dcsimg
RealTime IT News

Web Video Is About You

SAN JOSE, Calif. -– Who will be the next YouTube? Steve Rosenbaum, CEO of Magnify, gave a clear, simple answer to the audience at the Web Video Summit here: "You."

Rosenbaum said that rather than the big media concentration of traditional network television, there will be thousands if not millions of video channels and platforms on the Web in years to come. His company Magnify.net is designed to be an enabler of vertical or niche content video sites, currently at over 6,000 and growing rapidly. The company also offers content creators a 50/50 share of ad revenue.

Magnify.net was one of several start-ups and more established firms on hand Wednesday at Web Video Summit (owned by Jupitermedia, the parent company of this Web site). At Magnify.net, the most trafficked site is RC Universe with a whopping 300,000 registered users. The site caters to videos like this of radio controlled airplanes and cars.

Rosenbaum had a receptive audience, as there was plenty of buzz about user-generated video and the tools to create them at the show.

And expect to hear more about this topic. "You can't talk too much about Web video right now, I believe it's one of the biggest markets of the next decade," Alex Lindsay, chief architect at Pixel Corps told internetnews.com. Lindsay, who spoke at the show, has a number of different video ventures, including Pixel Corps, described as "a guild for the next generation of craftsmen... digital craftsmen" that provides training and an online community for those in the field.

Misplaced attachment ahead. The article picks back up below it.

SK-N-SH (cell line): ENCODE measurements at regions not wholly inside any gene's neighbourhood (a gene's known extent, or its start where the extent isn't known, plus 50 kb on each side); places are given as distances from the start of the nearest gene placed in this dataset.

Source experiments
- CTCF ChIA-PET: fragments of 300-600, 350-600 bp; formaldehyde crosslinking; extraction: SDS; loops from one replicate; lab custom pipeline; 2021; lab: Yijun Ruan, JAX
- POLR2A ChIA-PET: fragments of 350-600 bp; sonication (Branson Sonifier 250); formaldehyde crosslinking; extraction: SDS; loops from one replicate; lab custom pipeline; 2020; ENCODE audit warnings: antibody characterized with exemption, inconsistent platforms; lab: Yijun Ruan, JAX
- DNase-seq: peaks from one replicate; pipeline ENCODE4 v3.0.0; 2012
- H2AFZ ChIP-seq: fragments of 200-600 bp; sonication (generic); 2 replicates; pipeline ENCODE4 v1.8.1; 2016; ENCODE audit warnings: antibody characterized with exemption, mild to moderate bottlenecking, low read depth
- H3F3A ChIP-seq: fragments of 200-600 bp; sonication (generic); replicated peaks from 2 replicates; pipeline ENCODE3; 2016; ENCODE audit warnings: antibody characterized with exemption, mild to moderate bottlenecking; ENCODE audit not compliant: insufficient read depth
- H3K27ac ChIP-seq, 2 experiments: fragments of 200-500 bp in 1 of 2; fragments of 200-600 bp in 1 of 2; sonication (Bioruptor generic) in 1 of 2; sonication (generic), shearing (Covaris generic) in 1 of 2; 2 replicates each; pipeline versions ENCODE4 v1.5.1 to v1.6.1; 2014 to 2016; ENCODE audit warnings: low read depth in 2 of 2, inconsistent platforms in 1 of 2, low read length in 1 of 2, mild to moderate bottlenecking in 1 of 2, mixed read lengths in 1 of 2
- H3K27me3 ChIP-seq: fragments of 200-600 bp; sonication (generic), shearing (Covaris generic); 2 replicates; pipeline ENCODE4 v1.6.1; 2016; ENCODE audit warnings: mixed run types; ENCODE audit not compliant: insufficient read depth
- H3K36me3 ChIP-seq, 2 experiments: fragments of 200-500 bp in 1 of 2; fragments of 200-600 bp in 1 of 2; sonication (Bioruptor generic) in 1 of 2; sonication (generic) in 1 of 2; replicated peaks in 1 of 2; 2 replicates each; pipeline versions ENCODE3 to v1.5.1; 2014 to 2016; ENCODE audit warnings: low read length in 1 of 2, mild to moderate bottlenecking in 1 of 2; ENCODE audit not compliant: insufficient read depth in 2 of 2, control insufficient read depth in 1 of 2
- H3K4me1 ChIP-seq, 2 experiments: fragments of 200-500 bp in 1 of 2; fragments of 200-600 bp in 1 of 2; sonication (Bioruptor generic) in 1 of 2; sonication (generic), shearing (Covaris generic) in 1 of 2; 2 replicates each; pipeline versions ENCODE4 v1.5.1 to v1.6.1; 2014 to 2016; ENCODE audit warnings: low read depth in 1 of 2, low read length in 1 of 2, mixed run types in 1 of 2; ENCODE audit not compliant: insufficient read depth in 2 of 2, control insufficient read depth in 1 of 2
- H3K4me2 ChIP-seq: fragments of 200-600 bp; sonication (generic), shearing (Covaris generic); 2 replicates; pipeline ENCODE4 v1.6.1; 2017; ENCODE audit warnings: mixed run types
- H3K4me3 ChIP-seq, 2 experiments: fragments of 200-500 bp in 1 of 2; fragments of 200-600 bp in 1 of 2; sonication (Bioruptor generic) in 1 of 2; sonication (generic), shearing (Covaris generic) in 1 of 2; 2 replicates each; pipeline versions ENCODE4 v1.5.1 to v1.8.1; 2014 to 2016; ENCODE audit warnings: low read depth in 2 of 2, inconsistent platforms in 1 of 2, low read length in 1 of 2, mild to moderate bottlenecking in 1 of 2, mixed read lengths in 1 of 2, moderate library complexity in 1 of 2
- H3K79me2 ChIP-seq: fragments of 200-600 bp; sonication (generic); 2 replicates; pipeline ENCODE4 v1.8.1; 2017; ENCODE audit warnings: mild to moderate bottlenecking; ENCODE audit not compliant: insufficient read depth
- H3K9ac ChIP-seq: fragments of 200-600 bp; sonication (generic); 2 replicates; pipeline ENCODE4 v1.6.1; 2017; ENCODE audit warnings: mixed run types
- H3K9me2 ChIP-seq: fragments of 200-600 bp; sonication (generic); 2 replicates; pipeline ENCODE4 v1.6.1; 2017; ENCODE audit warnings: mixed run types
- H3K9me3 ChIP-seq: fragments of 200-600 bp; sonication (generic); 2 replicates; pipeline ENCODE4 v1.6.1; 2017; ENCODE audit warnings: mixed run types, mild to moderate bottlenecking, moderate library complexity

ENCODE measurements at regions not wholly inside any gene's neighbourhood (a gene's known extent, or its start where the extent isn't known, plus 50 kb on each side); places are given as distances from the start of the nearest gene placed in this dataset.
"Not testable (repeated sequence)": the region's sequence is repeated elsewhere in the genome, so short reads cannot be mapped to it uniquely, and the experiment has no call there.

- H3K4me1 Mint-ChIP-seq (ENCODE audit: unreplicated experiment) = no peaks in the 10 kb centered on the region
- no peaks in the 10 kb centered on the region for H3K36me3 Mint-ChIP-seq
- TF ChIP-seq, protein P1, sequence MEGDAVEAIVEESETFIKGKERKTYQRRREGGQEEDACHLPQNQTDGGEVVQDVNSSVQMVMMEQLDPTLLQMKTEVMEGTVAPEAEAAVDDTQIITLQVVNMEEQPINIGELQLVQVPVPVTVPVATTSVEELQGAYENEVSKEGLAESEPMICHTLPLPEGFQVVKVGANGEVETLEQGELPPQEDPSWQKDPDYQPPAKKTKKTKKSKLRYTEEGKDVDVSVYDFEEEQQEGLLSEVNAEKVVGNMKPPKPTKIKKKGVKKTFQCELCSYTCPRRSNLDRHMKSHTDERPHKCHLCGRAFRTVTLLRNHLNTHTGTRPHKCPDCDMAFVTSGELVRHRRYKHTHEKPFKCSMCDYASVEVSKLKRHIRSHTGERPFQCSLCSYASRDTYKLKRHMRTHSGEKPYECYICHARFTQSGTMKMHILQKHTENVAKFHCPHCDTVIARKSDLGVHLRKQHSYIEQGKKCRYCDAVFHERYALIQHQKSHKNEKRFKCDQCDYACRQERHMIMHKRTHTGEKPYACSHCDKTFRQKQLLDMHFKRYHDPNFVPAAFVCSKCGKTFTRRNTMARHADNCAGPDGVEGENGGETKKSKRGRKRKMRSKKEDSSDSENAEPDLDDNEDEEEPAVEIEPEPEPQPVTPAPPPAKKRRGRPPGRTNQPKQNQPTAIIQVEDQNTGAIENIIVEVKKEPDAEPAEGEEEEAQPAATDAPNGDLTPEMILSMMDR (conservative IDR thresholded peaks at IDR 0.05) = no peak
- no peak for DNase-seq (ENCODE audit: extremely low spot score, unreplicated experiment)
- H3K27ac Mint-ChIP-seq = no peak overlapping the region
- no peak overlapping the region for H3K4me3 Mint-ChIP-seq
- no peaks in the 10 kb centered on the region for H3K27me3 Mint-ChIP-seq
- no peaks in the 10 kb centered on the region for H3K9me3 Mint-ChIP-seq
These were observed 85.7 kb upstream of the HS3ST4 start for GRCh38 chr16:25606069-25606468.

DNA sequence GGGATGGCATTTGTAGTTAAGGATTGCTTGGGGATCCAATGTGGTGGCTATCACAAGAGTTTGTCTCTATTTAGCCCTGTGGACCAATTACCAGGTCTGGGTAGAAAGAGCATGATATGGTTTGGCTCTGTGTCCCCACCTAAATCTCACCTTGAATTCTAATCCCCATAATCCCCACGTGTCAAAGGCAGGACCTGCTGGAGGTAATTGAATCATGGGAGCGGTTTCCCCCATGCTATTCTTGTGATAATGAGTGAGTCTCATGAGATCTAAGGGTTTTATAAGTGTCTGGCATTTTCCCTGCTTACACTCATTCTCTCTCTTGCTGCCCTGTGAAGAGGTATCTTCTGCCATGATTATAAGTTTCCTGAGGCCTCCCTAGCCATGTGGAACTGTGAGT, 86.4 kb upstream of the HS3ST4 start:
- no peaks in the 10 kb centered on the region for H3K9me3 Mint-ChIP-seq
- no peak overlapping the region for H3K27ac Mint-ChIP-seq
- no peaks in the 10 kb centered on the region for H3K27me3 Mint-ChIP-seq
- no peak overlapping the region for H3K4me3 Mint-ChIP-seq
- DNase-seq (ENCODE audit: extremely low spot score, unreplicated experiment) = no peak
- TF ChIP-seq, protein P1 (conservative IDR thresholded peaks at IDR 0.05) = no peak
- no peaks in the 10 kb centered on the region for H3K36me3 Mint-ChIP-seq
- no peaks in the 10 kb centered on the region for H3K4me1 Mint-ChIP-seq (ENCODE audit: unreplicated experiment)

The reason Lindsay thinks the market opportunity is so huge is because for all the popularity of YouTube and other video-related sites, the potential has barely been tapped. "Everything will eventually need a video component or companion and I'd say over 99 percent of that work hasn't been done yet."

Larry Irving, a former Assistant Secretary of Commerce for Communications and Information under Bill Clinton, said video is the killer consumer application that will continue to find its way into the corporate world as well. "Seven out of ten Americans already say they stream video," said Irving, who runs his own telecom consulting firm and is co-chairman of the Internet Innovation Alliance.

The IIA is a coalition of non-profit organizations and businesses promoting universal broadband access. Irving told internetnews.com that part of the reason for his group's existence is to make broadband access and speed in the U.S. more competitive with the rest of the world. "What we have now is unacceptable," he said.

While pre-recorded videos are far more prevalent on the Web, a company called uStream.tv is promoting a platform that enables live broadcast over the Internet.

"Live is interesting because so may things can happen, you can be surprised and there's more anticipation," said uStream.tv CEO Chris Yeh. "And we enable interactivity."